Based on a successful novel of the same name by Paul Torday, the improbably titled Salmon Fishing in the Yemen is a romantic drama comedy directed by Lasse Hallstrom. Based on a screenplay by Simon Beaufoy (Slumdog Millionaire, 127 Hours), Salmon Fishing in the Yemen is as charming as it’s vistas of Scotland and Yemen that it presents. It was partially funded by a grant from the National Lottery and was released by a combination of BBC Films, Lionsgate and the UK Film Council.
Dr. Alfred Jones (Ewan McGregor) works for the British Government and is an expert in fisheries. He is contacted by consultant Harriet Chetwode-Talbot (Emily Blunt) regarding a bold new plan by Sheikh Muhammad (Amr Waked) to introduce salmon fishing in Yemen as part of a big irrigation plan for the area. Initially reluctant due to the high chance of failure, Jones is ordered to take on the job to enhance Anglo-Arab relations by the Prime Minister’s Press Secretary Patricia Maxwell (Kristin Scott Thomas). Harriet and Alfred become close as they both suffer breakdowns in their other relationships and moved by the words of the Sheikh they become invested in the project, despite all of the problems that it brings.
Salmon Fishing in the Yemen takes an interesting and popular sourece material, removes some of the more acerbic elements to present a thoroughly charming, if slightly toothless romantic drama comedy. The sad parts are not too sad and the romantic moments walk the line between slushy and convincing, but it’s in the comedy where it really excels. Thomas’ performance as the ice cold PR rep is the standout as she almost spits venomous line after venomous line and helps ground the more sentimental elements surrounding the film. Combine this with a great turn by McGregor as the obviously Aspergers-suffering brainiac and Blunt’s poised and interesting Chetwode-Talbot and you have a lead trio with some clout. In many ways it’s reminiscent of The Best Exotic Marigold Hotel in terms of style and content.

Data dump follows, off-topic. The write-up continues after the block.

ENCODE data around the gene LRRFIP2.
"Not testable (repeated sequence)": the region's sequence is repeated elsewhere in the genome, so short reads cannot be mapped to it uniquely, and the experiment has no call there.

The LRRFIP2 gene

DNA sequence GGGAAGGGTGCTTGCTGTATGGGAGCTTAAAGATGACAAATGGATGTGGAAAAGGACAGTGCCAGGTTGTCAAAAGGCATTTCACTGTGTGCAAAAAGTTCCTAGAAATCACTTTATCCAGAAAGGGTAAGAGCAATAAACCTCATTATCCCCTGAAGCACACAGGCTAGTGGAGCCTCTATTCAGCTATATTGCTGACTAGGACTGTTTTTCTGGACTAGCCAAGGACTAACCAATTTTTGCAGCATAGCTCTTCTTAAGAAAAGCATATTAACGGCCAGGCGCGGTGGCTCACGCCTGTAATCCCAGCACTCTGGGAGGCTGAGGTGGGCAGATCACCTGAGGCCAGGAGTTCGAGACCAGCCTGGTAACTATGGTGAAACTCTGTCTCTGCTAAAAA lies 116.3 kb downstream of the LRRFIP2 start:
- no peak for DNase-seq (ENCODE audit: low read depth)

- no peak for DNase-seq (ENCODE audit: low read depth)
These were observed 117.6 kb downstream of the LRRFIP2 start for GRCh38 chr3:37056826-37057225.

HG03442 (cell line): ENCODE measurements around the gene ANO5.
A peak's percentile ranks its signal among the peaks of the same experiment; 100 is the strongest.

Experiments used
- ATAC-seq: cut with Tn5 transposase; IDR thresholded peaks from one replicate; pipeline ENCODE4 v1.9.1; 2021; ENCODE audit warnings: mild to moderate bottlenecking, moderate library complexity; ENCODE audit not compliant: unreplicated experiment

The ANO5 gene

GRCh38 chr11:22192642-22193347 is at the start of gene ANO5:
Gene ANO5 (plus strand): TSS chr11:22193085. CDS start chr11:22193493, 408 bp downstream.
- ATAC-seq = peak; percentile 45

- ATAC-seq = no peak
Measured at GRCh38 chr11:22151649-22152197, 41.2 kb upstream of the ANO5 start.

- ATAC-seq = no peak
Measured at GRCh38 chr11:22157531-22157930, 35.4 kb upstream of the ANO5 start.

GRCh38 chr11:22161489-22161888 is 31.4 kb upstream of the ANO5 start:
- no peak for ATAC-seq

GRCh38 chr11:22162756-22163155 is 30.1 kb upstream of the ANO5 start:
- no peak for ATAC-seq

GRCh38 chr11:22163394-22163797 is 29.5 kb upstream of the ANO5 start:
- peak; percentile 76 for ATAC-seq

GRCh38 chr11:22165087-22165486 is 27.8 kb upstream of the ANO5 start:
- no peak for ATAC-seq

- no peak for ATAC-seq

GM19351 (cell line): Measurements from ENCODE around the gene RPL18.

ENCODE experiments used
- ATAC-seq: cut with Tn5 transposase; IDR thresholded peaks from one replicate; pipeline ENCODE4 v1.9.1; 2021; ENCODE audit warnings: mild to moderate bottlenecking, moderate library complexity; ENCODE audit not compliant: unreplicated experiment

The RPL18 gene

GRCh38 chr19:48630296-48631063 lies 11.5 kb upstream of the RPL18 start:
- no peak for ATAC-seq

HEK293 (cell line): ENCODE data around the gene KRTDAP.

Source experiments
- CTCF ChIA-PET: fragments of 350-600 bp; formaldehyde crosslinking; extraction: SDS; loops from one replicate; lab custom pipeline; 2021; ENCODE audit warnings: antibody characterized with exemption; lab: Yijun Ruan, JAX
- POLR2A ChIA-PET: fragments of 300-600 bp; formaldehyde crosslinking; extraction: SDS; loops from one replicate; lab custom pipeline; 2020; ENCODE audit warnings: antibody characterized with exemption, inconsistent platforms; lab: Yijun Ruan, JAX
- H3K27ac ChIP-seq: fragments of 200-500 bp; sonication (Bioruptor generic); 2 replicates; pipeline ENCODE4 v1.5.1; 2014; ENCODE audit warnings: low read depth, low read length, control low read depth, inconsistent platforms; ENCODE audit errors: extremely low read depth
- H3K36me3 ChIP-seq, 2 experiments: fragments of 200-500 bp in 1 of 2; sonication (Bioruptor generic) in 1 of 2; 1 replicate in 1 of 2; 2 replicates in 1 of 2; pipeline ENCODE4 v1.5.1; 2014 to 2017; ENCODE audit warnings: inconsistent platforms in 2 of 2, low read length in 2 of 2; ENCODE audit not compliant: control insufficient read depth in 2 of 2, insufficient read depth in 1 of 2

Where Salmon Fishing in the Yemen is at its weakest is in the moments of romance and self-reflection between the leading actors and the pseudo-profound Sheikh. Amr Waked is great as the forward-thinking Skeik, and luckily, just as you think he is going to overstep into real sentimental nonsense, he is able to disarm the situation by being self-depricating. He could easily have been portrayed as a comic character, but Waked’s performance makes him engaging and interesting and you begin to believe, like him, that there really could be some salmon fishing in the Yemen.
Condensing a complicated 300-page novel into a serviceable 2-hour film is always a difficult job, yet in Salmon Fishing in the Yemen, Hallstrom has done a very good job. Elements like an odd attempt on the Sheikh’s life are reduced to mere minutes and is quickly ignored as soon as it’s happened, giving more time to McGregor and Blunt’s relationship to be explored. It works best in the first two thirds, before running out of steam a bit at the end. Luckily you have enough invested in the characters (Blunt giving a career best performance) to stay with it.